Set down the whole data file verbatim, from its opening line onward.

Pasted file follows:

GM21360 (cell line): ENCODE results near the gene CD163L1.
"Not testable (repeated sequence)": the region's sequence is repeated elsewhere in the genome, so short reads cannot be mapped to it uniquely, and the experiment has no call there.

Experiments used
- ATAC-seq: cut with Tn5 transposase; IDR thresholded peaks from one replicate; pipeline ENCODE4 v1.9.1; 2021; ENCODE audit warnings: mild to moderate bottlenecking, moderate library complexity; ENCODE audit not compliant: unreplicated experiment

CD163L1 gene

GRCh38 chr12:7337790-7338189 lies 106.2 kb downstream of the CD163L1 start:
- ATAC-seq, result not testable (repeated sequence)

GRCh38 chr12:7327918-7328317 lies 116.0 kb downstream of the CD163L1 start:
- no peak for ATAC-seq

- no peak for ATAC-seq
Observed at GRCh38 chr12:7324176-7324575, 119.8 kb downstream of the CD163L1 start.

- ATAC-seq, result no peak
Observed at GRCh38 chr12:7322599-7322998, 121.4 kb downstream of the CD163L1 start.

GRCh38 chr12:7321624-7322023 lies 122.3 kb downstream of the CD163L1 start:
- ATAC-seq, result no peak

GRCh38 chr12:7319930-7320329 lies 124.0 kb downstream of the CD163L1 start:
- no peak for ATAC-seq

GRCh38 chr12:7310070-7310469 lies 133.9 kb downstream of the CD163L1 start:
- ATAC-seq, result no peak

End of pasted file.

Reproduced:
GM21360 (cell line): ENCODE results near the gene CD163L1.
"Not testable (repeated sequence)": the region's sequence is repeated elsewhere in the genome, so short reads cannot be mapped to it uniquely, and the experiment has no call there.

Experiments used
- ATAC-seq: cut with Tn5 transposase; IDR thresholded peaks from one replicate; pipeline ENCODE4 v1.9.1; 2021; ENCODE audit warnings: mild to moderate bottlenecking, moderate library complexity; ENCODE audit not compliant: unreplicated experiment

CD163L1 gene

GRCh38 chr12:7337790-7338189 lies 106.2 kb downstream of the CD163L1 start:
- ATAC-seq, result not testable (repeated sequence)

GRCh38 chr12:7327918-7328317 lies 116.0 kb downstream of the CD163L1 start:
- no peak for ATAC-seq

- no peak for ATAC-seq
Observed at GRCh38 chr12:7324176-7324575, 119.8 kb downstream of the CD163L1 start.

- ATAC-seq, result no peak
Observed at GRCh38 chr12:7322599-7322998, 121.4 kb downstream of the CD163L1 start.

GRCh38 chr12:7321624-7322023 lies 122.3 kb downstream of the CD163L1 start:
- ATAC-seq, result no peak

GRCh38 chr12:7319930-7320329 lies 124.0 kb downstream of the CD163L1 start:
- no peak for ATAC-seq

GRCh38 chr12:7310070-7310469 lies 133.9 kb downstream of the CD163L1 start:
- ATAC-seq, result no peak